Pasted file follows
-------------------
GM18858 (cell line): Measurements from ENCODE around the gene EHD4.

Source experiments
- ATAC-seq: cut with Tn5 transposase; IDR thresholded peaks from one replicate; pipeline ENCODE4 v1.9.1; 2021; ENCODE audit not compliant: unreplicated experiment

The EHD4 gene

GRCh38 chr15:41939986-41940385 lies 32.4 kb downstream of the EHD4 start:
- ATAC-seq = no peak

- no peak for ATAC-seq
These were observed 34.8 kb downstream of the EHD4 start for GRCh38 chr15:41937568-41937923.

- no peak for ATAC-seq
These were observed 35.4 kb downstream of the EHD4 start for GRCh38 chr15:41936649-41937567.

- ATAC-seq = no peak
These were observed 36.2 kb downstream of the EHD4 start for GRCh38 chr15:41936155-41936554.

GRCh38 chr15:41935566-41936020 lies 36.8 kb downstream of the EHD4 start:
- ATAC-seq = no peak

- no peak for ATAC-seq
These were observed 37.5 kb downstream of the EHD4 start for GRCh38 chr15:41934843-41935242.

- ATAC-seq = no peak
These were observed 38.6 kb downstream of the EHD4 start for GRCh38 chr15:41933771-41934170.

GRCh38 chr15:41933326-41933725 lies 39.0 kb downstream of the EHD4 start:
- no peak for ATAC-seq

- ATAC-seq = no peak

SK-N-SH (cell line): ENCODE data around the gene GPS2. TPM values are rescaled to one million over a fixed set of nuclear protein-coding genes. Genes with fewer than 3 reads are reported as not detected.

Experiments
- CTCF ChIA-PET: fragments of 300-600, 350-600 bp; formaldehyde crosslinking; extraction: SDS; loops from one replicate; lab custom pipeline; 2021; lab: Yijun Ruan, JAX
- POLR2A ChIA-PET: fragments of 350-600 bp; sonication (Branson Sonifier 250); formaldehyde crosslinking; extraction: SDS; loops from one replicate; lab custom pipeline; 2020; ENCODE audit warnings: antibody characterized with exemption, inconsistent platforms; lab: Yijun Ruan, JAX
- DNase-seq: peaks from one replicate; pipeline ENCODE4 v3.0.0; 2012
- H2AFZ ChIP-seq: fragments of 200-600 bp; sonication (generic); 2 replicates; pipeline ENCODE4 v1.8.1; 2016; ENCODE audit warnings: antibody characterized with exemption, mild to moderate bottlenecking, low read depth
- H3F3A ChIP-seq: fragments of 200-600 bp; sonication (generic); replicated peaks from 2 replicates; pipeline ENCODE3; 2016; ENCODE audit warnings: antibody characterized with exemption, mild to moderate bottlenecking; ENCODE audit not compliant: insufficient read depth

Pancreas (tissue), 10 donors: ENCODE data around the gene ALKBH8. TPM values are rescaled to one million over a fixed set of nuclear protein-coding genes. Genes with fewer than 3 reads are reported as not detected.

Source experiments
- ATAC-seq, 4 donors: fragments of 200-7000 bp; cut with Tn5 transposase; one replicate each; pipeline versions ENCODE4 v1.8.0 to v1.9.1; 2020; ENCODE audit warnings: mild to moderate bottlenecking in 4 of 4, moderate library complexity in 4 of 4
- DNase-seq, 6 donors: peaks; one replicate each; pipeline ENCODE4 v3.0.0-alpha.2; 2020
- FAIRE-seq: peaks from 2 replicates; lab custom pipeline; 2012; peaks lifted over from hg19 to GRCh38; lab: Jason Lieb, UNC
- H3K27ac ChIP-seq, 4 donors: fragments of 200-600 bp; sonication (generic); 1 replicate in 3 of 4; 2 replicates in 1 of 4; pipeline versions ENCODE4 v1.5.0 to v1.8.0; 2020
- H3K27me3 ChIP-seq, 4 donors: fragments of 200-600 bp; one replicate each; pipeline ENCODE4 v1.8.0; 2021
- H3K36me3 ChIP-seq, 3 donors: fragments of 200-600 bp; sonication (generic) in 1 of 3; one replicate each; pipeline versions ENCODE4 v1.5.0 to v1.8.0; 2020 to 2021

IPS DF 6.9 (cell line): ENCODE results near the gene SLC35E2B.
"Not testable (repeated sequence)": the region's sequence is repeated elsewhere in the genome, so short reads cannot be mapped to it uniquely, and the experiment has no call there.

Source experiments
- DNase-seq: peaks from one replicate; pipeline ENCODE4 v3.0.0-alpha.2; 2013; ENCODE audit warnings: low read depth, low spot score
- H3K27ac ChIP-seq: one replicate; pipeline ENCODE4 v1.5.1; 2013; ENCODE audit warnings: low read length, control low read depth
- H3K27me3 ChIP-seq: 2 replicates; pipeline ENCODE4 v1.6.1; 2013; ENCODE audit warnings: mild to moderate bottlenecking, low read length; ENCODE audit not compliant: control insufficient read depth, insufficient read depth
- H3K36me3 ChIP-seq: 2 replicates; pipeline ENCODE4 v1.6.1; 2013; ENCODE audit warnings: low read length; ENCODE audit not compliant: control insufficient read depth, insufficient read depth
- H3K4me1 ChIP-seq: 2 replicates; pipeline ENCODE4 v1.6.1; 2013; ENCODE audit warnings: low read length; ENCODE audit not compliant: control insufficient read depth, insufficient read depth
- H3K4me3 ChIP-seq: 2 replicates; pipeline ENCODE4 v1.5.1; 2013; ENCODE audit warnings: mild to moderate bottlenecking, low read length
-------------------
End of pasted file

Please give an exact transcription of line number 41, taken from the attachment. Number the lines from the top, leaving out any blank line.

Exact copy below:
- H3K27ac ChIP-seq: one replicate; pipeline ENCODE4 v1.5.1; 2013; ENCODE audit warnings: low read length, control low read depth